Seagrass is a keystone species in this near shore habitat; it greatly influences both the biological and physical environment. Health and productivity of the near shore zone is essential in maintaining clear water, sandy beaches, and an abundance of reef fish. More research needs to be done in order to learn the most effective ways of balancing continued development with protection of these vital resources."

"Primary producers are quantitatively important in shallow coastal ecosystems, and although these areas represent less than 2% of the oceanic surface they produce about 20% of the global marine primary production."

Estuarine Nutrient Cycling: The Influence of Primary Producers. By Søren Laurentius
Nielsen, Gary Thomas Banta, Morten Foldager Pedersen, Springer, Published 2004.


See what lives in these underwater grassland beds and what the grasses look like.


From the West Bengal mangroves roamed by fierce tigers of the Sunderbans, mangrove forests provide a habitat, that is the tigers home, to this huge carnivore. The productive quality of these waters begins with the sunlight, water and trees and extends up from bacteria, diatoms and algae through to the shrimp rich waters of the surrounding seas. The Sunderbans is a National Park in India's West Bengal at the mouth of the Brahmaputra and Ganges deltas with over 2585 square kilometers protected for tigers. some 250 reported tigers.

Mangroves are true maritime forests. Similarly to coastal grasslands, they have not been well understood by modern industrial engineering. In East India after the great tsunami of 2004, the villages situated behind mangrove forests were afforded greater protection than those people trapped along the open beach. In an era of rising sea levels the vegetation that holds the sand and mud steady along the shore is of ever greater importance to the defense of the shore and the protection of human life.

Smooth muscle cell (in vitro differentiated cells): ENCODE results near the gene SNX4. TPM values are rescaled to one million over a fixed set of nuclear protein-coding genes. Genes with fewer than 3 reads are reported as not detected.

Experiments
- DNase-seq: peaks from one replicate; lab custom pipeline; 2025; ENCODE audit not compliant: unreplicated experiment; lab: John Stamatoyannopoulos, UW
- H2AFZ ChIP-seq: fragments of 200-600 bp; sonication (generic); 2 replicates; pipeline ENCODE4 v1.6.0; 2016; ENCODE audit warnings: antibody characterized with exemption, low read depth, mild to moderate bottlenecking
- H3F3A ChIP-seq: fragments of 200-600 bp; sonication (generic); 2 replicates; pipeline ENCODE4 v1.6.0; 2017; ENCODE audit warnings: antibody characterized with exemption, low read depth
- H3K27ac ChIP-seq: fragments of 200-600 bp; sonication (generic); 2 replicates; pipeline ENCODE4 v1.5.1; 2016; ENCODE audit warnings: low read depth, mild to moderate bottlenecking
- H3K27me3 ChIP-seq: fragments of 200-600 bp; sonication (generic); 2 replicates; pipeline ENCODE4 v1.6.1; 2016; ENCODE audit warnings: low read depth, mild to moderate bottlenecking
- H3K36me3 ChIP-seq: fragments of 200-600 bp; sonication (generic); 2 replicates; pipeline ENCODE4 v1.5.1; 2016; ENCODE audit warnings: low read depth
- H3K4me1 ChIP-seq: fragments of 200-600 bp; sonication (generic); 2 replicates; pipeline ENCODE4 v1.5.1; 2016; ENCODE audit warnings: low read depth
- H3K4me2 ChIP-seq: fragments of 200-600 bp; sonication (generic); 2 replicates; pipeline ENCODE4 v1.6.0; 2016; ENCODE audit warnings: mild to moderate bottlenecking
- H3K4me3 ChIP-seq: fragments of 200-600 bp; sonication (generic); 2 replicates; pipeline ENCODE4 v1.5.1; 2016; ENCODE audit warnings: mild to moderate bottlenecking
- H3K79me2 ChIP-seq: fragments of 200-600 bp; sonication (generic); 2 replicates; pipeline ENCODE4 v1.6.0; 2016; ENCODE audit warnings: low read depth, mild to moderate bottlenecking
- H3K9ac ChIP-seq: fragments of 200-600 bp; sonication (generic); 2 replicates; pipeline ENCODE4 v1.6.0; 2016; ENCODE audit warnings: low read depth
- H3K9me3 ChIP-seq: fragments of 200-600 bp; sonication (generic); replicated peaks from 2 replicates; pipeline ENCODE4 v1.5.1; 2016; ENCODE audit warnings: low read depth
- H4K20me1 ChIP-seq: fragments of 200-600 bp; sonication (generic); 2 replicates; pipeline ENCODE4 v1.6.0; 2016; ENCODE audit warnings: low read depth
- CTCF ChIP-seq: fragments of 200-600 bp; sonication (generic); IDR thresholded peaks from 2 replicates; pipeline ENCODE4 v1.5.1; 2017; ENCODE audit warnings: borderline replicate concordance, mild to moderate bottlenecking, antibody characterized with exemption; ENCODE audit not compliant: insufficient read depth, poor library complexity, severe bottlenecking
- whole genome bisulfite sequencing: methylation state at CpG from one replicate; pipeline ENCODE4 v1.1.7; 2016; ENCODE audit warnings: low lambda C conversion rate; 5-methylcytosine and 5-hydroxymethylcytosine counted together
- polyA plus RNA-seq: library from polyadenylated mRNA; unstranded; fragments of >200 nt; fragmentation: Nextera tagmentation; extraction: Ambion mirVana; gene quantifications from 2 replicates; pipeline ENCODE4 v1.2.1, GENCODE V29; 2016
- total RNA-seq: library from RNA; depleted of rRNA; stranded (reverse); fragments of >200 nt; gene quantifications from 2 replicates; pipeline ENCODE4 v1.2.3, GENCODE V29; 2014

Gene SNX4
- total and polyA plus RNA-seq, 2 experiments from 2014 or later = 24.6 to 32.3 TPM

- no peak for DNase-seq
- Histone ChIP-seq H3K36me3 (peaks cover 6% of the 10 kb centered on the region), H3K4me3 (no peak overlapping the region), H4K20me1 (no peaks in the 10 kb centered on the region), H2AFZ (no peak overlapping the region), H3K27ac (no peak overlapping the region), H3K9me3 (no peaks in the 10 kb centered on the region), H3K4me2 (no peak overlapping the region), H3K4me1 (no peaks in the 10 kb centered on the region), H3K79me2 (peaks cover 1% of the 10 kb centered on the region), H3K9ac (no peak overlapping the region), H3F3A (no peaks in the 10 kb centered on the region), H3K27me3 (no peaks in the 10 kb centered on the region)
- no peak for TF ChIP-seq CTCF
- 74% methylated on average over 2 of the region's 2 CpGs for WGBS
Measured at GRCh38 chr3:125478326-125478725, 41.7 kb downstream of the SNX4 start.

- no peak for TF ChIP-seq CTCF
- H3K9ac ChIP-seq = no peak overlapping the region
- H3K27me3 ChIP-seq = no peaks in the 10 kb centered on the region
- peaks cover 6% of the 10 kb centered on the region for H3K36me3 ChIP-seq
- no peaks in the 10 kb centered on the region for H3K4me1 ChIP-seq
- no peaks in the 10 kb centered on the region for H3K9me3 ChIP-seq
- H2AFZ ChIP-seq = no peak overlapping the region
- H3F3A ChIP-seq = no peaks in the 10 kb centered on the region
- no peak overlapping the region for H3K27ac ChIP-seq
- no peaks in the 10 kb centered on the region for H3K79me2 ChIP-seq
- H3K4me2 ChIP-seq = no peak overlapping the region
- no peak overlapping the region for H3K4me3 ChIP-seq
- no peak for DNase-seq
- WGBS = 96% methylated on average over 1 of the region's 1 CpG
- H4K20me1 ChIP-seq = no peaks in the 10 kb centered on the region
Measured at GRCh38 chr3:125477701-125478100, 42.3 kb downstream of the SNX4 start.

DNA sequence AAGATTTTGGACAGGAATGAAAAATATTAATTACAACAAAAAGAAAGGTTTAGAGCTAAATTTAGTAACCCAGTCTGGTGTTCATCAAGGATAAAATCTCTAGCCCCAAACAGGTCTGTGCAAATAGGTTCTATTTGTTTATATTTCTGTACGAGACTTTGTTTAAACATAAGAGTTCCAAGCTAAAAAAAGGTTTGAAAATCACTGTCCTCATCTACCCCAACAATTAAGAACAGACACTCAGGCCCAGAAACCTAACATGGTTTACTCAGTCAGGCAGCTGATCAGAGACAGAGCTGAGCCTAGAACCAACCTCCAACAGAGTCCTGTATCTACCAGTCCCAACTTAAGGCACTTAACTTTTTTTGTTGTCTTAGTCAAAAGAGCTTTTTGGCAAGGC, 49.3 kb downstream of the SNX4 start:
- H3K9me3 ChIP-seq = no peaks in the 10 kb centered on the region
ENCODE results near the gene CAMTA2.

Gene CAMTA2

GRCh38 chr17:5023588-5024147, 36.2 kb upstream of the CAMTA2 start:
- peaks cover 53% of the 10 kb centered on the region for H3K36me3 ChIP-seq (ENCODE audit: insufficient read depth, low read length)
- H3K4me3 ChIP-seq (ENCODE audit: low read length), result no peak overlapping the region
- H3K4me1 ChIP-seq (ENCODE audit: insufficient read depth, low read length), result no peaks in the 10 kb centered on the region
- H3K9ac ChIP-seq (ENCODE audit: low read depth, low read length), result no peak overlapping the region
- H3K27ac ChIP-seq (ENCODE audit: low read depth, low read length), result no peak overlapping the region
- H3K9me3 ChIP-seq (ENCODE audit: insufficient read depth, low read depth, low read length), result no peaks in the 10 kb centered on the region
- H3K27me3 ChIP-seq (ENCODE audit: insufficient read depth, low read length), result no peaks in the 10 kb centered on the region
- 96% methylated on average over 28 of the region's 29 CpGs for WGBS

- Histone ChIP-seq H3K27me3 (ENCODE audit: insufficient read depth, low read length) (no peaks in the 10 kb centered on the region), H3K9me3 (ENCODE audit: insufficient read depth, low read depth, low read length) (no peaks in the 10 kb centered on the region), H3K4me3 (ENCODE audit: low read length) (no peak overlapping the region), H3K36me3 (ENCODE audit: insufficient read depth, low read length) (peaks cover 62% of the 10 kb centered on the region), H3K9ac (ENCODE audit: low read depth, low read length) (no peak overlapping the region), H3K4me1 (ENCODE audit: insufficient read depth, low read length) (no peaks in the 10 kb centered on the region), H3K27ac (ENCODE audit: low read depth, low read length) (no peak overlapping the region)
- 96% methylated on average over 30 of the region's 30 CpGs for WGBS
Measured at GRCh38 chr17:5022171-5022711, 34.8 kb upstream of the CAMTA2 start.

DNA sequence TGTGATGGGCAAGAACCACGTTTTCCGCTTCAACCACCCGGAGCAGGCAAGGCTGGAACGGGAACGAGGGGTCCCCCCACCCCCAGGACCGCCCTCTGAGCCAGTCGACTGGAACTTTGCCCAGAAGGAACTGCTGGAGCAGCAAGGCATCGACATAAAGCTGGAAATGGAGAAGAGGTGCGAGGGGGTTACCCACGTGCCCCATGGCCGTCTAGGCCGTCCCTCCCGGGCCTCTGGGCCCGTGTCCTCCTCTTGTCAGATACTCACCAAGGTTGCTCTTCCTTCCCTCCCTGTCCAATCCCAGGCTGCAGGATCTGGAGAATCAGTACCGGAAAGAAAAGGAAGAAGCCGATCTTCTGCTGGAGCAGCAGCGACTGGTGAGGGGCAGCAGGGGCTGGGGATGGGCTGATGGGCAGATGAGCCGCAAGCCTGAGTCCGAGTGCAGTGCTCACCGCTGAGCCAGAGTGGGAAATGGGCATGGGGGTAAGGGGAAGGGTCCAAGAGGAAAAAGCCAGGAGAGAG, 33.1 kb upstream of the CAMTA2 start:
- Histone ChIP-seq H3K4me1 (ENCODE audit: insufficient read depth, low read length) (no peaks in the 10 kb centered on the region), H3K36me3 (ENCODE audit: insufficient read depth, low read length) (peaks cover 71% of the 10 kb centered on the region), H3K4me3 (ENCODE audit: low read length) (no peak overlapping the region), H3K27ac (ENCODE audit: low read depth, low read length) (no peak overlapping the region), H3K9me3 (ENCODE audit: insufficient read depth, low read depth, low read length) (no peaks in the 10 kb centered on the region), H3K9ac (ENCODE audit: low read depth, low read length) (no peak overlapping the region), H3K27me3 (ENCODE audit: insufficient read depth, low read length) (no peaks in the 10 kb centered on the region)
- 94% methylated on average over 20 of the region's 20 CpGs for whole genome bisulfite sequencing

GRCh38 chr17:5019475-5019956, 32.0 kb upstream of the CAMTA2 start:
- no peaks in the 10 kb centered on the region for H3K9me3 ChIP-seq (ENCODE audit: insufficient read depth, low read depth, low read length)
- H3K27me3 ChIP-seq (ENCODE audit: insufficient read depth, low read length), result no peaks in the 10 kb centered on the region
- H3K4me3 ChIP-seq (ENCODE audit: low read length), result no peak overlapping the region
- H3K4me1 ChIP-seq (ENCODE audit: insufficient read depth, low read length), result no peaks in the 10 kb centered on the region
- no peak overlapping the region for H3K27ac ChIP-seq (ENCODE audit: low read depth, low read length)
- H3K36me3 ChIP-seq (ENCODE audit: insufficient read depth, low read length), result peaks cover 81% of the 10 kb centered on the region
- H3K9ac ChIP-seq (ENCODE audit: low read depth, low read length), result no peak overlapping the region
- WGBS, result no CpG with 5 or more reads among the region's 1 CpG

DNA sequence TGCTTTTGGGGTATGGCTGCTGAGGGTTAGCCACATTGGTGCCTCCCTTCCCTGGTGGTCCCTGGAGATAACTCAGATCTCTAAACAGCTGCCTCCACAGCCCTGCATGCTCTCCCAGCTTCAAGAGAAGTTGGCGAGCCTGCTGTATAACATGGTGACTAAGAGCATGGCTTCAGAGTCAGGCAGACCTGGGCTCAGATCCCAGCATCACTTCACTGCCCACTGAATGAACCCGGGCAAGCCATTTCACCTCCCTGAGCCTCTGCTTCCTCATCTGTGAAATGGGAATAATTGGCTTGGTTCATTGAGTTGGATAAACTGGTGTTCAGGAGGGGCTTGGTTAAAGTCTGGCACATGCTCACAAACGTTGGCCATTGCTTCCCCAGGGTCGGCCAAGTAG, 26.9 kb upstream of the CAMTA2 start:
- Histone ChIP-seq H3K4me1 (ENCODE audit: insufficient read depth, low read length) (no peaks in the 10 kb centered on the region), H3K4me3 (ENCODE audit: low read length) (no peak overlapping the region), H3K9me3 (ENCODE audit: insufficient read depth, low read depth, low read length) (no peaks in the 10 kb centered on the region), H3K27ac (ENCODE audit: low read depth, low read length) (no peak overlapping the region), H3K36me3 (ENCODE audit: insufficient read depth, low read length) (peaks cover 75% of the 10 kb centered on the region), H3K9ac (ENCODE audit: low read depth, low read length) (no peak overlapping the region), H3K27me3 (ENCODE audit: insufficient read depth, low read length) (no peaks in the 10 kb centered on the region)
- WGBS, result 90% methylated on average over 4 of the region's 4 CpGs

Mangroves are tropical and are thus associated with coral reefs and indeed health mangrove lined shores help to strain out debris that could raise the turbidity of the water causing murkiness to cut down on the light received by corals, sea grasses and algae under the sea.


MSNBC blog reports that:

As a result of the increase of the level of the tide, - consequence of global warming, - the reserve of Sunderbands, in India, the considered like but great world-wide colony of tigers, is in danger. The colony of tigers that inhabits Sunderbands has descended vertiginously, happening of about 500 members, to about only 250.

The ecosystem of Sunderbands (Sunderbans) is characterized to have one important number of small islands, whose water channels are covered by manglares. Traditionally the tigers have swum between these, to move in search of foods. Nevertheless the increase of the water level, is producing pernicious effects in the territory, preventing the natural behavior of the felines.

The reserve of Sunderbands is one of the greater ecosystems of manglares of all Asia and has been declared reserve of the humanity by the UN. Nevertheless the increase of the level of the tide has covered already two islands. The authorities of Sunderbands fear that global warming still aggravates plus the problem, with which the survival of the tigers is in danger.

See MSNBC, 3-4-2007 discussion.

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Marshes of the Ocean Shore